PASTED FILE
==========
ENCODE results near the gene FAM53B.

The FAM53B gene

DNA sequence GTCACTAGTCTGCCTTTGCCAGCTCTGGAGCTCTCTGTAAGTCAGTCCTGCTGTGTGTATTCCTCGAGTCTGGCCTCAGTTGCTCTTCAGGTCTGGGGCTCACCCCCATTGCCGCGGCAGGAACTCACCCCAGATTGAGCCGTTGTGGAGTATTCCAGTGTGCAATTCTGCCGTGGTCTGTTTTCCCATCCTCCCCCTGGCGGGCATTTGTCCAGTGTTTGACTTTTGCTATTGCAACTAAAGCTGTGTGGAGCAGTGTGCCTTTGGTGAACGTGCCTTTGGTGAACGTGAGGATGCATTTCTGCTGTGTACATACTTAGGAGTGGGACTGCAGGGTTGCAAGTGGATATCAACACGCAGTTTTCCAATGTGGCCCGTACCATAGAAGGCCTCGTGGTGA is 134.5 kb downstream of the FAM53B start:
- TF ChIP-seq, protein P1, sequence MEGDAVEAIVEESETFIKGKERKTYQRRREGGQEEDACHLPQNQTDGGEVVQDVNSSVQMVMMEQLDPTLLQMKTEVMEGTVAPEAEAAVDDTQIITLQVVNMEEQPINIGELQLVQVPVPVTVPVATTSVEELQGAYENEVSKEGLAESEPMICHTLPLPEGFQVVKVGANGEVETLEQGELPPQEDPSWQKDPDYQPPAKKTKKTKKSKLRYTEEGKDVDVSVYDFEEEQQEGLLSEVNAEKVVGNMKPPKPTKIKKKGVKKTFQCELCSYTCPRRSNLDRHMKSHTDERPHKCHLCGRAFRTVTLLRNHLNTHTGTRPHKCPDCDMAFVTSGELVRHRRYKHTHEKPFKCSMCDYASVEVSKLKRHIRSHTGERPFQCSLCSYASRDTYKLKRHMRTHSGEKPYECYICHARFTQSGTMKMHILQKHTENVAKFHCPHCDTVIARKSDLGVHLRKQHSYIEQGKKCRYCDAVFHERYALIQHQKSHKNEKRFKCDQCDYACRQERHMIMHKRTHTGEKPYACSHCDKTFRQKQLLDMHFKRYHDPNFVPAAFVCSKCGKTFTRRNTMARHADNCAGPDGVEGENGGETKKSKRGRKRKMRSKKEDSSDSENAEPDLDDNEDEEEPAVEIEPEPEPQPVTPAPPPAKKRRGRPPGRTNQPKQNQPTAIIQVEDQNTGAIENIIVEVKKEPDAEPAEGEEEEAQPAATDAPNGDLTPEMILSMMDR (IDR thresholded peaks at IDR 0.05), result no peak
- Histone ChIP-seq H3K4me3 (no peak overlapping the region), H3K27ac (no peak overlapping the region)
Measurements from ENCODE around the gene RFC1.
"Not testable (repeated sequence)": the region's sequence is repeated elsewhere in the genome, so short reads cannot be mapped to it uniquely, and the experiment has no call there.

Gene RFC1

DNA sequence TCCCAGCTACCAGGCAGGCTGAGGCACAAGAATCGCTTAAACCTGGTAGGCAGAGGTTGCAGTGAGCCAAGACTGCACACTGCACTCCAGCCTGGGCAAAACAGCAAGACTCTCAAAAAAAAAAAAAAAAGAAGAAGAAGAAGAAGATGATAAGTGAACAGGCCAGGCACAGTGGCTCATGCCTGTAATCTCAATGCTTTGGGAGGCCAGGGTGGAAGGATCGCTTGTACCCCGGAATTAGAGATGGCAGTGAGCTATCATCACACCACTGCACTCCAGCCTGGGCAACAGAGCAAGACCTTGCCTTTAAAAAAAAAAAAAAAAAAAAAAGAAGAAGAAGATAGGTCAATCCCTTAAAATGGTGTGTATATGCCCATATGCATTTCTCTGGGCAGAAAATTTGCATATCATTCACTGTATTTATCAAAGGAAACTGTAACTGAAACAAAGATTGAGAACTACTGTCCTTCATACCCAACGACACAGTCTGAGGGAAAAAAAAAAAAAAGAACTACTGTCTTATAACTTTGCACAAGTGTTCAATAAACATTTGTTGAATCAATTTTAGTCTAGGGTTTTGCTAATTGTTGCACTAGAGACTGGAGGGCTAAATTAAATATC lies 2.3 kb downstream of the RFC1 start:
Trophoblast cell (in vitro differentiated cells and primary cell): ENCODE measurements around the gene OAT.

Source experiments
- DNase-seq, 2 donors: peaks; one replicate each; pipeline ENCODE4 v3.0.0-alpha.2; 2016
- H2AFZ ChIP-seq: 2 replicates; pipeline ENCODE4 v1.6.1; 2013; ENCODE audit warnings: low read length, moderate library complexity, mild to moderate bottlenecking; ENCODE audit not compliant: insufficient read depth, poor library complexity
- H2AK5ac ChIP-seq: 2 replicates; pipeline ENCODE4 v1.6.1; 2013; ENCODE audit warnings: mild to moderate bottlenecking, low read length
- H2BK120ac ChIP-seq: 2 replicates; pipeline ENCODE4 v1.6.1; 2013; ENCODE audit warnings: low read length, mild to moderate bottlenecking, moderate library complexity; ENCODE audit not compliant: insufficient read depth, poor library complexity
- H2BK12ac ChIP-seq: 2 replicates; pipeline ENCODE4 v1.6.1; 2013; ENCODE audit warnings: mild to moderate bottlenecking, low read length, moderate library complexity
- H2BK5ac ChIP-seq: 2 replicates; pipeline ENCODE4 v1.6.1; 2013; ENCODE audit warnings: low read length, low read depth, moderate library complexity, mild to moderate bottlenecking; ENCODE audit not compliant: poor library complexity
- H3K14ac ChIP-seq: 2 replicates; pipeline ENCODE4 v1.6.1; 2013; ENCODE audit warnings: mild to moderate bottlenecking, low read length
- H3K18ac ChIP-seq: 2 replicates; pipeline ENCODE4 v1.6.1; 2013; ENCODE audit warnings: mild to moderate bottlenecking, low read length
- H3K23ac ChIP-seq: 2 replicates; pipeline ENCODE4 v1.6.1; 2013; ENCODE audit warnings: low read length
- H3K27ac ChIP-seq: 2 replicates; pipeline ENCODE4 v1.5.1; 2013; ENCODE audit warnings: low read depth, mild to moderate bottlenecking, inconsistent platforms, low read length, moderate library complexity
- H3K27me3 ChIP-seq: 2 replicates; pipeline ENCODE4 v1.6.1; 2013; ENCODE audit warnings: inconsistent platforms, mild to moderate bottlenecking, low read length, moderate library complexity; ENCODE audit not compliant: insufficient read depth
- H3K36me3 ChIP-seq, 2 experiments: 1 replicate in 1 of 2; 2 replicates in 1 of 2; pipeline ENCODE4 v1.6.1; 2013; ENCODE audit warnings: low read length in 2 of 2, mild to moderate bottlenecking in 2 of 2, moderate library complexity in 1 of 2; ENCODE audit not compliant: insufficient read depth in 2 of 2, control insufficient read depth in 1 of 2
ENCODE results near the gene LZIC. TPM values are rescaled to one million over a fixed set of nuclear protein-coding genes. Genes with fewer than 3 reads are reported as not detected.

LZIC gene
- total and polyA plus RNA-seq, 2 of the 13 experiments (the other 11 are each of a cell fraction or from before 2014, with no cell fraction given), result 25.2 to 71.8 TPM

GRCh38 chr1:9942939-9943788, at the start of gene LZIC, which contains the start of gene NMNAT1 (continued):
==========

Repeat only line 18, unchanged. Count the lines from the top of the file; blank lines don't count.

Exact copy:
- H3K14ac ChIP-seq: 2 replicates; pipeline ENCODE4 v1.6.1; 2013; ENCODE audit warnings: mild to moderate bottlenecking, low read length